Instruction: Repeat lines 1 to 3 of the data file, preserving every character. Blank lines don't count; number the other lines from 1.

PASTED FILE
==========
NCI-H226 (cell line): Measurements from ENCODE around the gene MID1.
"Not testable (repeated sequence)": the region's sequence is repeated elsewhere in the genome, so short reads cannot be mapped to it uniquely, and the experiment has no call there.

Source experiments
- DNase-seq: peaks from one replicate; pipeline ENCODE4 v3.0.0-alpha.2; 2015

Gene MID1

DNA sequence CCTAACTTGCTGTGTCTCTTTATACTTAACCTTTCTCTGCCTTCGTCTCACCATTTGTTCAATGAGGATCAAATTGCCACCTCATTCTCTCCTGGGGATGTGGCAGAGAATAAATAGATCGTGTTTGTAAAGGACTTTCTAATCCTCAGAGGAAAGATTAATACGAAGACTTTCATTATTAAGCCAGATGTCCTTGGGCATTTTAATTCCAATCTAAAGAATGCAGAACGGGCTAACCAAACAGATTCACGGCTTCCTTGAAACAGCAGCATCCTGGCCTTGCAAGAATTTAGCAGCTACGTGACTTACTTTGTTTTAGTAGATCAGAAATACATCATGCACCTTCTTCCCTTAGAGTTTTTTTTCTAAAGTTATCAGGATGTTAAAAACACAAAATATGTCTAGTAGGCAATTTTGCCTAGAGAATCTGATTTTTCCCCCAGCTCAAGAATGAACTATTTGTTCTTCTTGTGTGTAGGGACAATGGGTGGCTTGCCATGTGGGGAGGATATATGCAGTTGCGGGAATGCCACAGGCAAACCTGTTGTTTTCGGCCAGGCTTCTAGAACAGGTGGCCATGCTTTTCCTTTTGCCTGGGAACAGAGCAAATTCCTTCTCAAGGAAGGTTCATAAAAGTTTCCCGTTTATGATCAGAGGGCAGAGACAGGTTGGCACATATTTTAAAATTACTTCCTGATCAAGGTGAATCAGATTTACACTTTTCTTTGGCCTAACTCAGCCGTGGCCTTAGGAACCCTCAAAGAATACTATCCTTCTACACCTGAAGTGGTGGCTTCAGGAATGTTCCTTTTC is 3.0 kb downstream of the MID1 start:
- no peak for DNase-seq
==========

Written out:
NCI-H226 (cell line): Measurements from ENCODE around the gene MID1.
"Not testable (repeated sequence)": the region's sequence is repeated elsewhere in the genome, so short reads cannot be mapped to it uniquely, and the experiment has no call there.

Source experiments